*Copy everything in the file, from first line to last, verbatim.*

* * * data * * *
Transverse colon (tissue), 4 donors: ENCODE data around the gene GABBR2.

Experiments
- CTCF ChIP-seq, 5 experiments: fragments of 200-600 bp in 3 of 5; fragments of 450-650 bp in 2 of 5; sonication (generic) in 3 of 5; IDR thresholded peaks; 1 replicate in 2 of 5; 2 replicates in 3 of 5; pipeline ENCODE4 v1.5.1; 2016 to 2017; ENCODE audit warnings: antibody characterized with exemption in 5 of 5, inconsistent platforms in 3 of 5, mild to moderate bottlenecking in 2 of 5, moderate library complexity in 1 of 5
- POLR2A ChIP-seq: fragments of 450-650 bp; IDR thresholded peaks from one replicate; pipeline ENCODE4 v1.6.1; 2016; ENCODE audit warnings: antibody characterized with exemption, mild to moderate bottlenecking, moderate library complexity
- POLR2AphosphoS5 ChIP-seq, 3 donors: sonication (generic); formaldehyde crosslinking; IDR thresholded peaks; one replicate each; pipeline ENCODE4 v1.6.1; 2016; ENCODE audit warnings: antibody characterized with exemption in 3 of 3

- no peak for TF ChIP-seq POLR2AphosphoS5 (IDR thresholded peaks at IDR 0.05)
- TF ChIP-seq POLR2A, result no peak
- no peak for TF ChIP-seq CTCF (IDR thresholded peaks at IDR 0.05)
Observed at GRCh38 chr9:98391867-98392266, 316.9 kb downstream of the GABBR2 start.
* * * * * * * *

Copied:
Transverse colon (tissue), 4 donors: ENCODE data around the gene GABBR2.

Experiments
- CTCF ChIP-seq, 5 experiments: fragments of 200-600 bp in 3 of 5; fragments of 450-650 bp in 2 of 5; sonication (generic) in 3 of 5; IDR thresholded peaks; 1 replicate in 2 of 5; 2 replicates in 3 of 5; pipeline ENCODE4 v1.5.1; 2016 to 2017; ENCODE audit warnings: antibody characterized with exemption in 5 of 5, inconsistent platforms in 3 of 5, mild to moderate bottlenecking in 2 of 5, moderate library complexity in 1 of 5
- POLR2A ChIP-seq: fragments of 450-650 bp; IDR thresholded peaks from one replicate; pipeline ENCODE4 v1.6.1; 2016; ENCODE audit warnings: antibody characterized with exemption, mild to moderate bottlenecking, moderate library complexity
- POLR2AphosphoS5 ChIP-seq, 3 donors: sonication (generic); formaldehyde crosslinking; IDR thresholded peaks; one replicate each; pipeline ENCODE4 v1.6.1; 2016; ENCODE audit warnings: antibody characterized with exemption in 3 of 3

- no peak for TF ChIP-seq POLR2AphosphoS5 (IDR thresholded peaks at IDR 0.05)
- TF ChIP-seq POLR2A, result no peak
- no peak for TF ChIP-seq CTCF (IDR thresholded peaks at IDR 0.05)
Observed at GRCh38 chr9:98391867-98392266, 316.9 kb downstream of the GABBR2 start.